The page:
This post is also available in: Italiano (Italian) Deutsch (German)
by Arthur Maria Rabenalt
The Vienna of Mann im Schatten is a dark, shadowy Vienna, witness to the most horrific crimes, which, in his time, Carol Reed had succeeded so well in portraying in The Third Man. And director Arthur Maria Rabenalt was equally able to stage a brutal crime, drawing heavily now from Reed’s own cinema, now from German Expressionism, now even from the legendary figures of detectives like Hercules Poirot or Lieutenant Columbo.
Imperial Vienna. The Vienna of the Prater, of museums, of the Belvedere, of the Albertina. And again, the Vienna of Grinzig, of Kahlenberg, of the charming Wienerwald. About the luxury and the good life of the Viennese upper class, much has been told to us in films, especially between the 1930s and the 1950s. Yet, like any big city, even Vienna has its dark side. And every year, numerous murders are also committed here. Just as a voice-over in the opening of the feature film Mann im Schatten, directed by Arthur Maria Rabenalt in 1961, states.
The Vienna depicted here, then, is a Vienna we are not used to know. A dark, shadowy Vienna, witness to the most horrible crimes, which Carol Reed had so well depicted in The Third Man (1949). And director Arthur Maria Rabenalt was equally able to stage a brutal crime, drawing heavily now from Reed’s own cinema, now from German Expressionism, now even from the legendary figures of detectives like Hercules Poirot or Lieutenant Columbo.
A man runs through the streets of Vienna at night. A frenetic montage emphasises his hurry. Then, suddenly, he enters a night club and someone warns him that the show has already begun. The man sits down at the piano and joins the orchestra. When a colleague asks him why he is late, he replies that he has just committed a murder. But is this really true?
Arthur Maria Rabenalt has really thought of everything in creating a complex and surprising story of impossible loves, train departures and corpses found inside a bathtub. The director of a fashion company has been brutally murdered in her home. Her former partner and housemate has a secret relationship with her niece. Everything suggests a possible crime of passion. And who could better investigate the situation than Commissioner Radosch (played by a great Helmut Qualtinger)?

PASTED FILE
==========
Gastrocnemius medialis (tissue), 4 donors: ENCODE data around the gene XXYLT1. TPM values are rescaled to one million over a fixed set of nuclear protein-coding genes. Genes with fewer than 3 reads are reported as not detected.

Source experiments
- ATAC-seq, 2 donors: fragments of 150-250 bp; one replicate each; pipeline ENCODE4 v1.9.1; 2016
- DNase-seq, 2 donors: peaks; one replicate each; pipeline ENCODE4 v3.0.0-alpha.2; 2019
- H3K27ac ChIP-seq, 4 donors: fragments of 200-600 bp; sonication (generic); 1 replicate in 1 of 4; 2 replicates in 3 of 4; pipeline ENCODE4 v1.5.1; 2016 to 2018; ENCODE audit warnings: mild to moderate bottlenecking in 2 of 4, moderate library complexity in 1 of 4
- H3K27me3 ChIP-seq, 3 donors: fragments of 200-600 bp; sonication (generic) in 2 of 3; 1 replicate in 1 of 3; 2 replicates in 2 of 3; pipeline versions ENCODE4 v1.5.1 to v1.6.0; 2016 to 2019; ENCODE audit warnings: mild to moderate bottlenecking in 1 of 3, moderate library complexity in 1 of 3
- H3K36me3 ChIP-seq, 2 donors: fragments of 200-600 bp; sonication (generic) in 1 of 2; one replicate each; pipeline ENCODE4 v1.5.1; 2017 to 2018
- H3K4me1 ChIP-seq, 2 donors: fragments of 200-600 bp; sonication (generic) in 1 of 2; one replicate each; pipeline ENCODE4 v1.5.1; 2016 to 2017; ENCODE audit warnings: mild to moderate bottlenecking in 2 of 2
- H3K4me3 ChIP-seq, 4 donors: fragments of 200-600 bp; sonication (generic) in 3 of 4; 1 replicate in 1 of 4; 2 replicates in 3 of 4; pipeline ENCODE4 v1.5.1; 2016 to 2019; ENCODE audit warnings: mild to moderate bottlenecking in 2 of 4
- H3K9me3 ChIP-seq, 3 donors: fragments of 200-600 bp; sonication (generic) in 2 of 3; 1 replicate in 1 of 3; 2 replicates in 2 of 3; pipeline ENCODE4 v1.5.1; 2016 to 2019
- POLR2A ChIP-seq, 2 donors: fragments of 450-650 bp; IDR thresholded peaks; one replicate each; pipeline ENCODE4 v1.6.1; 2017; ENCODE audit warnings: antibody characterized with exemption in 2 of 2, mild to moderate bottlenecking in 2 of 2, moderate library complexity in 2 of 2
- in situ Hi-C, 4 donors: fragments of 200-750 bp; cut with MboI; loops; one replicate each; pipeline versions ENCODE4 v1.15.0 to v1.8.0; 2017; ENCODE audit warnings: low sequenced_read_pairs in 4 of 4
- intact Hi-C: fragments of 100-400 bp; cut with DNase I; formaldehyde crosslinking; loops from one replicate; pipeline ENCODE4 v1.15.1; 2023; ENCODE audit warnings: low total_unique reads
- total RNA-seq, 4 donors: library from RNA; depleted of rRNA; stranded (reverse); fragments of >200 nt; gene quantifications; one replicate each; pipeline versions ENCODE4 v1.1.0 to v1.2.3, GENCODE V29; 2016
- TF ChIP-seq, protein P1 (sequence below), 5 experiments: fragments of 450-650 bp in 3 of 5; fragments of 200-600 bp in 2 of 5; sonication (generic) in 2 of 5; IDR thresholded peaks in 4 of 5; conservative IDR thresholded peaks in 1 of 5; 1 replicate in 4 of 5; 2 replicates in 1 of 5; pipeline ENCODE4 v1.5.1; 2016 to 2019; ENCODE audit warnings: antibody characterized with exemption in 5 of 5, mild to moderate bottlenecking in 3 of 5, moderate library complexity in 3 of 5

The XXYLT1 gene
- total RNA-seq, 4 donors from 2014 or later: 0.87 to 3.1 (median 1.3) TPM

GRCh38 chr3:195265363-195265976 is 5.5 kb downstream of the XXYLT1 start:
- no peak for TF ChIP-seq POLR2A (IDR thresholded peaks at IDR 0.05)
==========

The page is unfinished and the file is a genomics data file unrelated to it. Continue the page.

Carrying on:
Mann im Schatten immediately stands out as a feature film with an international character. And, indeed, although this detective story by Rabenalt faithfully follows the approach of American noirs, images of shadows on the walls, of figures moving from behind a curtain or behind the half-closed shutters of a window show clear references to the successful expressionist movement. Similarly, the smoke-filled environments, where shadows almost always prevail over light, are almost the absolute protagonists. Everyone seems to have a motive. And when the spectator finally begins to have his or her own certainties about it, then, out of the blue, everything is cleverly turned upside down.
And then there is him: the great Helmut Qualtinger. His figure almost overshadows all the other characters and even the tender love story between the victim’s niece and her former lodger. Reassuring but uncompromising and self-confident at the same time, his commissioner Radosch – also the result of numerous influences from overseas cinema – immediately wins the audience’s heart, now during interrogations, now at a restaurant table, when he reveals his idiosyncrasy towards spinach.
Mann im Schatten relies almost exclusively on him from a certain point onwards. And thanks to him, this precious noir by Arthur Maria Rabenalt recalls what was made in Hollywood in the same years. This shows that the Austrian film industry, after several decades in which mainly sentimental or musical films set in the world of the Viennese upper class – the so-called Wiener Films – were being produced, was looking for new directions, new ways of understanding cinema itself, and gathering all possible cues from all over the world.
Original title: Mann im Schatten
Directed by: Arthur Maria Rabenalt
Country/year: Austria / 1961
Running time: 95’
Genre: mistery, noir
Cast: Helmut Qualtinger, Ellen Schwiers, Barbara Frey, Katharina Mayberg, Helmuth Lohner, Fritz Tillmann, Peter Neusser, Erik Frey, Gerd Frickhöffer, Robert Lindner, Wolf Neuber, Hans Thimig, Raoul Retzer, Helene Arcon, Ralph Boddenhuser, Felix Czerny, Emil Feldmann, Herbert Fux, Willi Hufnagel, Ossy Kolmann, Traudl Müller, Otto Sauer
Screenplay: Wolfgang Menge
Cinematography: Elio Carniel, Michael Epp
Produced by: ÖFA